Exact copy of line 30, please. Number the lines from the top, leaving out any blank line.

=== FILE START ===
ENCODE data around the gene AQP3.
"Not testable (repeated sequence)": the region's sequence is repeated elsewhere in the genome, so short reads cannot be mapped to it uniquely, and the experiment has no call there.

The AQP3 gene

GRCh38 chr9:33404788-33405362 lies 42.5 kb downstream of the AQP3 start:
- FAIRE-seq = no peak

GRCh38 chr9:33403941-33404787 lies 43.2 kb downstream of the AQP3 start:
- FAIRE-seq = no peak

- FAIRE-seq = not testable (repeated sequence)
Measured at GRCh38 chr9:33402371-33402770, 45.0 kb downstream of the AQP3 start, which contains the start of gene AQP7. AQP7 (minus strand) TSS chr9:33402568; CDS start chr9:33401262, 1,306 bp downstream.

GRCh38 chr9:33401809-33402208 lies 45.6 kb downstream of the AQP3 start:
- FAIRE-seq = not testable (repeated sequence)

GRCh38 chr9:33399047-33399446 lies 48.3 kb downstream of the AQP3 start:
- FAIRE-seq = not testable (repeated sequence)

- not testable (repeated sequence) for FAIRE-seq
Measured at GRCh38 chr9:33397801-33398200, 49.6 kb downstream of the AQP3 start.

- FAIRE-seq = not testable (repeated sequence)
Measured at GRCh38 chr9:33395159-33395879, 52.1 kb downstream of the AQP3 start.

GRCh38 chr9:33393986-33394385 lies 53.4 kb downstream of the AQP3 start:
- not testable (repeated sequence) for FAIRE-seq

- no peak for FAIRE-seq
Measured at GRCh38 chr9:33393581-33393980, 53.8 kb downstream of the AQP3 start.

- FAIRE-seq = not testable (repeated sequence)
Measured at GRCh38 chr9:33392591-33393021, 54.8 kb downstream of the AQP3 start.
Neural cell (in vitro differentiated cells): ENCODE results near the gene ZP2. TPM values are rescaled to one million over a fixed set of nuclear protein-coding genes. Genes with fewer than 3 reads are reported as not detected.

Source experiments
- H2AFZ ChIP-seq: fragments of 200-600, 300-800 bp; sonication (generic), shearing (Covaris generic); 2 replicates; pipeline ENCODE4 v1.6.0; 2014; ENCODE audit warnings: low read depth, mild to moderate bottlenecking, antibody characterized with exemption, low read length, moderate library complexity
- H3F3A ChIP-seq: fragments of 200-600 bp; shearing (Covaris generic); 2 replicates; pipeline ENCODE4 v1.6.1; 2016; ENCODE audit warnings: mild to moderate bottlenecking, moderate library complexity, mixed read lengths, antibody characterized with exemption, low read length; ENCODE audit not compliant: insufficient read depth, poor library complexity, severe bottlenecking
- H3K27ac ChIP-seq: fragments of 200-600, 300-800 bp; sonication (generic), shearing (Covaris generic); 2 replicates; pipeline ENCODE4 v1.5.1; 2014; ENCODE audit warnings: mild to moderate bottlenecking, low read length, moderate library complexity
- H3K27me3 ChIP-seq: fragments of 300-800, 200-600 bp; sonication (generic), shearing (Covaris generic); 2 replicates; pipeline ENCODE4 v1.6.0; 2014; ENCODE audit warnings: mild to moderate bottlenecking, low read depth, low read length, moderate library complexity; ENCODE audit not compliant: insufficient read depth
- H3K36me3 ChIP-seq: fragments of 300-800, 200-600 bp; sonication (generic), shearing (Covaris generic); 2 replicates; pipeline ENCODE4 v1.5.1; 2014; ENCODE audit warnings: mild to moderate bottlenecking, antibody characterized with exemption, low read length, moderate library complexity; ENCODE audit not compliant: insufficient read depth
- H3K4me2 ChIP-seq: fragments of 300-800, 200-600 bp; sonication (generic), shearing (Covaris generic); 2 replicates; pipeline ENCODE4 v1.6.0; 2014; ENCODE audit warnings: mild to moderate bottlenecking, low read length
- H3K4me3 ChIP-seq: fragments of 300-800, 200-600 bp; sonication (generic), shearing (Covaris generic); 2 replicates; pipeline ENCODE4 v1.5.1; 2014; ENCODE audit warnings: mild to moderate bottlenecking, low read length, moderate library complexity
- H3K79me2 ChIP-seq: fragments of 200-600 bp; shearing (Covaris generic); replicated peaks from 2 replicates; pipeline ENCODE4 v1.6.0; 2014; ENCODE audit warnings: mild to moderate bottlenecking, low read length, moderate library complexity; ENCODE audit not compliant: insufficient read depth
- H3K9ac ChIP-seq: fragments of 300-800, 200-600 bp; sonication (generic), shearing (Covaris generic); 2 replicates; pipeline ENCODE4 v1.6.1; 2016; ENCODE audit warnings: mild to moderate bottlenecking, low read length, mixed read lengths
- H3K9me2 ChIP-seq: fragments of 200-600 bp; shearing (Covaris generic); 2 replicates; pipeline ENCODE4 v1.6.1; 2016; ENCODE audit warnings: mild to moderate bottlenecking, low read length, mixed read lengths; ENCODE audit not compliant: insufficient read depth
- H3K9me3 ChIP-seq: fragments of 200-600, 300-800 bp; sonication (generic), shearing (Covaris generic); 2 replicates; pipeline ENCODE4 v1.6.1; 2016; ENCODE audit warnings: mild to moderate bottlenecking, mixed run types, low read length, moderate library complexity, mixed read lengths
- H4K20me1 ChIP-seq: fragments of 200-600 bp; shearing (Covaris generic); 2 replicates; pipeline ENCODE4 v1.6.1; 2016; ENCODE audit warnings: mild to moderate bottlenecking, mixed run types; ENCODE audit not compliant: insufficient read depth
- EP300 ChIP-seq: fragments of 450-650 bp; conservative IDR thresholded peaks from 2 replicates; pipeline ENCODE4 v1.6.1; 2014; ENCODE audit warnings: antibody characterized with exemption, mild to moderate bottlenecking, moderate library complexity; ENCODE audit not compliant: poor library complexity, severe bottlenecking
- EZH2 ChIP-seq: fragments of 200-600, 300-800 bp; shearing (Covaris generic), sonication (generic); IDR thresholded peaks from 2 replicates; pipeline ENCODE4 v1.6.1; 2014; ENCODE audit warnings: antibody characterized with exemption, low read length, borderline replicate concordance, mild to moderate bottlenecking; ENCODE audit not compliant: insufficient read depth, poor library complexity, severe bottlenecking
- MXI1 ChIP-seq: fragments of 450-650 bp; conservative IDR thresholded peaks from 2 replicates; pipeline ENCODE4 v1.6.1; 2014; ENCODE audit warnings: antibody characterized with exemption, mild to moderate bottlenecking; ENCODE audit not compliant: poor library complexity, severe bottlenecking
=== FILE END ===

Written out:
- H3K36me3 ChIP-seq: fragments of 300-800, 200-600 bp; sonication (generic), shearing (Covaris generic); 2 replicates; pipeline ENCODE4 v1.5.1; 2014; ENCODE audit warnings: mild to moderate bottlenecking, antibody characterized with exemption, low read length, moderate library complexity; ENCODE audit not compliant: insufficient read depth